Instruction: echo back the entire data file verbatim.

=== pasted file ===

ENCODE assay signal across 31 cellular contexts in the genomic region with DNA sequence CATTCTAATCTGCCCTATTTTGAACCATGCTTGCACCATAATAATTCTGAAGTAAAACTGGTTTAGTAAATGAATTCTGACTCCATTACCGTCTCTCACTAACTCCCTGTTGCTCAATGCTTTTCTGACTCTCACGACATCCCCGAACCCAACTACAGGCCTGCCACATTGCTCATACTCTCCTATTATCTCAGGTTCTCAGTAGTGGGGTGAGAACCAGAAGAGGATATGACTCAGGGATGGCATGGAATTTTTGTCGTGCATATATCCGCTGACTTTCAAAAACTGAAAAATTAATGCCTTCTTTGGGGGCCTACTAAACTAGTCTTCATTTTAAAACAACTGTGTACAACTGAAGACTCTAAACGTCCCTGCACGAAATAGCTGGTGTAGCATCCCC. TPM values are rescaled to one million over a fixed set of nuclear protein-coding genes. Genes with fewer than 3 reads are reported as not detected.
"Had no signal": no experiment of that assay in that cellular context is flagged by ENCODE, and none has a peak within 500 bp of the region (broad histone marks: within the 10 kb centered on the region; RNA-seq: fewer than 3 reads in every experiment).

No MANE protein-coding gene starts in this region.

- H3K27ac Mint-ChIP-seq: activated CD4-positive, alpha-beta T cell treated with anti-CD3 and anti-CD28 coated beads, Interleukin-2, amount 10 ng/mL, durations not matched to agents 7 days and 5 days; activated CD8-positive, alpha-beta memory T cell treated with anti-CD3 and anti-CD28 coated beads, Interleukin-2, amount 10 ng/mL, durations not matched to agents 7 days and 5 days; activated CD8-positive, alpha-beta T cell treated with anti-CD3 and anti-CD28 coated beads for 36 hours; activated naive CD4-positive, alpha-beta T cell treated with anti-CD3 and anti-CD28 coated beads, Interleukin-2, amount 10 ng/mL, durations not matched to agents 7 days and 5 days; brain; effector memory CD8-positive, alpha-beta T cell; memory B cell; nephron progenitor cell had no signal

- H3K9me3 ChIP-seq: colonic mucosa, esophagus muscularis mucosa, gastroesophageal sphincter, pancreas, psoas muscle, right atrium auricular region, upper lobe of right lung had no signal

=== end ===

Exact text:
ENCODE assay signal across 31 cellular contexts in the genomic region with DNA sequence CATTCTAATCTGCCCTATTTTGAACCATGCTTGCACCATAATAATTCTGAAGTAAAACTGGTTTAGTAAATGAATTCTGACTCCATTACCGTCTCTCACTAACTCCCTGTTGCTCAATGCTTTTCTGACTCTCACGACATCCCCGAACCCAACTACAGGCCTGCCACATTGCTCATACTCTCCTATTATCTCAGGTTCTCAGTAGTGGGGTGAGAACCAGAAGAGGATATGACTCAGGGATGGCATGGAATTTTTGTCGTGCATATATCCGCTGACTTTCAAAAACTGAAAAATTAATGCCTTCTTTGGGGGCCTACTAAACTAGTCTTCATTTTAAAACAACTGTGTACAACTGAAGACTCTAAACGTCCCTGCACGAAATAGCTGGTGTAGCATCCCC. TPM values are rescaled to one million over a fixed set of nuclear protein-coding genes. Genes with fewer than 3 reads are reported as not detected.
"Had no signal": no experiment of that assay in that cellular context is flagged by ENCODE, and none has a peak within 500 bp of the region (broad histone marks: within the 10 kb centered on the region; RNA-seq: fewer than 3 reads in every experiment).

No MANE protein-coding gene starts in this region.

- H3K27ac Mint-ChIP-seq: activated CD4-positive, alpha-beta T cell treated with anti-CD3 and anti-CD28 coated beads, Interleukin-2, amount 10 ng/mL, durations not matched to agents 7 days and 5 days; activated CD8-positive, alpha-beta memory T cell treated with anti-CD3 and anti-CD28 coated beads, Interleukin-2, amount 10 ng/mL, durations not matched to agents 7 days and 5 days; activated CD8-positive, alpha-beta T cell treated with anti-CD3 and anti-CD28 coated beads for 36 hours; activated naive CD4-positive, alpha-beta T cell treated with anti-CD3 and anti-CD28 coated beads, Interleukin-2, amount 10 ng/mL, durations not matched to agents 7 days and 5 days; brain; effector memory CD8-positive, alpha-beta T cell; memory B cell; nephron progenitor cell had no signal

- H3K9me3 ChIP-seq: colonic mucosa, esophagus muscularis mucosa, gastroesophageal sphincter, pancreas, psoas muscle, right atrium auricular region, upper lobe of right lung had no signal